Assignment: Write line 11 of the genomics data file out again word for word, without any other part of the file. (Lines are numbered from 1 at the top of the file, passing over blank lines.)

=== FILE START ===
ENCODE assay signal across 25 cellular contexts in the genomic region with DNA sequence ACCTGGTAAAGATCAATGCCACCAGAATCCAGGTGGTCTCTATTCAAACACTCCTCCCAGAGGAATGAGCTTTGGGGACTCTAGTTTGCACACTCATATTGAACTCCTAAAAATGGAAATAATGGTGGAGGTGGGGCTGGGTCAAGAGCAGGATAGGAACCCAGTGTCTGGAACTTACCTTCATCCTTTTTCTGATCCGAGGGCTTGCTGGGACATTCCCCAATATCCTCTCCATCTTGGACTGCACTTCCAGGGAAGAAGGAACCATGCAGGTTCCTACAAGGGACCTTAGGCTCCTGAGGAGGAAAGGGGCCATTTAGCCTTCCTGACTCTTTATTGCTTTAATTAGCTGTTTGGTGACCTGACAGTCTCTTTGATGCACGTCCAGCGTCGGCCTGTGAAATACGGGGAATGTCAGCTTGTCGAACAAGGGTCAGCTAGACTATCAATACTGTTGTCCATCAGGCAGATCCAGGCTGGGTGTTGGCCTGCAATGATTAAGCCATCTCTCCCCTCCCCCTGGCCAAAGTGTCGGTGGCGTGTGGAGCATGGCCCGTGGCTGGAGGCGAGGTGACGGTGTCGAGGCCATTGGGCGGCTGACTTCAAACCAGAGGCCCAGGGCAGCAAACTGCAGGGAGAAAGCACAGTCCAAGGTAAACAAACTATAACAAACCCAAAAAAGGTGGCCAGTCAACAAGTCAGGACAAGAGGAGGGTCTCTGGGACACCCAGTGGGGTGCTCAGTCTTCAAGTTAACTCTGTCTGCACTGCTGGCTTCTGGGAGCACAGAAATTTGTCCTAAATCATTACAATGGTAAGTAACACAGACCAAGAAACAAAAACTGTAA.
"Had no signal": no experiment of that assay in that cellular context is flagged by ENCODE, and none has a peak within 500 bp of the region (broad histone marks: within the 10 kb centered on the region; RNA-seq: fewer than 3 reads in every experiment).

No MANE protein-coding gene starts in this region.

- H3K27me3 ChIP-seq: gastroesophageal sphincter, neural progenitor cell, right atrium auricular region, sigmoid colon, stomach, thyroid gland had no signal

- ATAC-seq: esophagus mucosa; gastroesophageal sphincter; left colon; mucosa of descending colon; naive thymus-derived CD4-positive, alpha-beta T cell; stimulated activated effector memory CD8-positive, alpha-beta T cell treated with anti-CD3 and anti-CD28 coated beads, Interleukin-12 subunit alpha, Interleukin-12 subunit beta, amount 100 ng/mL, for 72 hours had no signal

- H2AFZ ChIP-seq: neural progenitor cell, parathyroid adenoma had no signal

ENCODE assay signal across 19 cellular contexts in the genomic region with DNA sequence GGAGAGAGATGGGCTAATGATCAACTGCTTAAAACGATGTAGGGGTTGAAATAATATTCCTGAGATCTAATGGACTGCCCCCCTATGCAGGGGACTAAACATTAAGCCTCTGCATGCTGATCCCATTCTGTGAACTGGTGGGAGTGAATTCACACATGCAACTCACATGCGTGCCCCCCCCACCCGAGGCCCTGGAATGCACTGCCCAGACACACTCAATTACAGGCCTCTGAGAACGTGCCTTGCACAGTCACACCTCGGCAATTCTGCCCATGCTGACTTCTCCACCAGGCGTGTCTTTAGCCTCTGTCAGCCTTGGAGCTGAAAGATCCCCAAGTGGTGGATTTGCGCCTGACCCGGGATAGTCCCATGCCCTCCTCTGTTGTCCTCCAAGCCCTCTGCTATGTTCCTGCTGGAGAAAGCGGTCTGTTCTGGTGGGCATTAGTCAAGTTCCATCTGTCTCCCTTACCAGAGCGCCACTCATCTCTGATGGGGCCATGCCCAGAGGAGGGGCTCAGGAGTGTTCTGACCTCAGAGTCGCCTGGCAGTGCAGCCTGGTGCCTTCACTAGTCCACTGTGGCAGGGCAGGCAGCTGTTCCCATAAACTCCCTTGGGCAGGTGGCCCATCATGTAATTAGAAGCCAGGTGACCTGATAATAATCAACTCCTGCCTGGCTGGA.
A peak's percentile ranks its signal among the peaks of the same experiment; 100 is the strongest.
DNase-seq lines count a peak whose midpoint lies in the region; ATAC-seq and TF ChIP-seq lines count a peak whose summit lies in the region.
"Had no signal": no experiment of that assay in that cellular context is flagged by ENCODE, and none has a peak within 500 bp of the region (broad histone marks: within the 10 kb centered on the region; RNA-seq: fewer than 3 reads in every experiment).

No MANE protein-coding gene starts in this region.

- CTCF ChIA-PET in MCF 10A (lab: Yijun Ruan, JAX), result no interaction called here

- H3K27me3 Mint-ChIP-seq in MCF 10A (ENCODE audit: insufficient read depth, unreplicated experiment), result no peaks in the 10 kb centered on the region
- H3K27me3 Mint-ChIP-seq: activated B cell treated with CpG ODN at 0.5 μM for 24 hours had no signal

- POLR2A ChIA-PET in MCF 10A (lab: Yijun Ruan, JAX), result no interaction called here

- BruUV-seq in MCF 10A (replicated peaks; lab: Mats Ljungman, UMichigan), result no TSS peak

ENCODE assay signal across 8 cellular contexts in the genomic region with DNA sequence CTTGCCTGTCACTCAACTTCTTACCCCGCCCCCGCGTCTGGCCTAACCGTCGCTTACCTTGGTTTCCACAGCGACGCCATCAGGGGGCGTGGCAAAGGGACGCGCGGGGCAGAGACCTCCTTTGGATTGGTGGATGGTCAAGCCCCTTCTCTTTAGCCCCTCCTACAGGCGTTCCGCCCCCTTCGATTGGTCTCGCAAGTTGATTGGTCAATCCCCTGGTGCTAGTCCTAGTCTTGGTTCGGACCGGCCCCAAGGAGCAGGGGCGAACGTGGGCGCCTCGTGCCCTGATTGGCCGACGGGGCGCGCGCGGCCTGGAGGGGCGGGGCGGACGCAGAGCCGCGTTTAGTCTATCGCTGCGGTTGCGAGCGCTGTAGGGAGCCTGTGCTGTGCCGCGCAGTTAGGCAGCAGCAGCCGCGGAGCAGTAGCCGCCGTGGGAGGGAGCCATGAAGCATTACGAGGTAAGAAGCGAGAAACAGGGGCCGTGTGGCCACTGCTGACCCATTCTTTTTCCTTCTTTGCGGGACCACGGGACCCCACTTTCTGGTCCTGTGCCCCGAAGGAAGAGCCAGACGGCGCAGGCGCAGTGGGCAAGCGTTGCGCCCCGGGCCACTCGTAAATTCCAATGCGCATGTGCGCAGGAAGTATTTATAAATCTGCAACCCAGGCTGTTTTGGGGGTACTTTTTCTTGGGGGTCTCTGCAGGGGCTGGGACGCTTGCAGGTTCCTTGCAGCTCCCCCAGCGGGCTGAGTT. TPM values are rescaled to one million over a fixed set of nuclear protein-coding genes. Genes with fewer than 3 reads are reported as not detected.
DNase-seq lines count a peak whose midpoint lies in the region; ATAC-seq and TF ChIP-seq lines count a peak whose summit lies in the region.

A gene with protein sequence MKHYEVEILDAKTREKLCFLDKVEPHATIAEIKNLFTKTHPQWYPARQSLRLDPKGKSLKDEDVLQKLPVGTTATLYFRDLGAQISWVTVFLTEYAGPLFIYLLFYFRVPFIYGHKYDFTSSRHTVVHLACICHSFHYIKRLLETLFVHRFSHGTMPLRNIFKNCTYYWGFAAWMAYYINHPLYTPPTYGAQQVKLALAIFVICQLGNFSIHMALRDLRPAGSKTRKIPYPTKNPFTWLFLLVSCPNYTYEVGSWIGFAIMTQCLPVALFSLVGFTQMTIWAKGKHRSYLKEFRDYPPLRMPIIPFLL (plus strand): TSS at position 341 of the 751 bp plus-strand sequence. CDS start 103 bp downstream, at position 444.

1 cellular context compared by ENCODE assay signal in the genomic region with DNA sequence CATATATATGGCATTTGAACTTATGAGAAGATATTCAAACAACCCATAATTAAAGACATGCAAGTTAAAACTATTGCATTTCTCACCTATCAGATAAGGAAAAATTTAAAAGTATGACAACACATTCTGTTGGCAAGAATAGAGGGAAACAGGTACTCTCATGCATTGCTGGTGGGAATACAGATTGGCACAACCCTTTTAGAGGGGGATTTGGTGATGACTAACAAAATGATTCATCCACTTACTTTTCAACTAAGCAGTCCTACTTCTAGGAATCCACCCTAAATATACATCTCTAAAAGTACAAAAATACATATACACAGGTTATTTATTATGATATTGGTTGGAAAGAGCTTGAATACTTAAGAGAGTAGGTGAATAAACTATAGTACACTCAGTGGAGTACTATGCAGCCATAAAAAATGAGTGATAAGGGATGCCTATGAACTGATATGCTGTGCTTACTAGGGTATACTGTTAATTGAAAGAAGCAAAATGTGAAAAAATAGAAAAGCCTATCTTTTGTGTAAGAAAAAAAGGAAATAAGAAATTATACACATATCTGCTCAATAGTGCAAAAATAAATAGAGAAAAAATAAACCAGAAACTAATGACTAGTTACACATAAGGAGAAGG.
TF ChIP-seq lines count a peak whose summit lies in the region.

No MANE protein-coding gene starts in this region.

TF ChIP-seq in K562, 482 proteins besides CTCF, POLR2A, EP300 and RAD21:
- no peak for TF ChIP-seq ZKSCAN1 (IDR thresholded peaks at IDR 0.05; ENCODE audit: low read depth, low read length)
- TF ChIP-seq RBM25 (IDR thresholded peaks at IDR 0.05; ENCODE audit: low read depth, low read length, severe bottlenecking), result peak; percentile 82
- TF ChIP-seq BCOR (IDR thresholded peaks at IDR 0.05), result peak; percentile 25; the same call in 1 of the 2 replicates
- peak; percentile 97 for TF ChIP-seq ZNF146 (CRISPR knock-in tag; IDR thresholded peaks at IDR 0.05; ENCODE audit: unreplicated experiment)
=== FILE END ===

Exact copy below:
No MANE protein-coding gene starts in this region.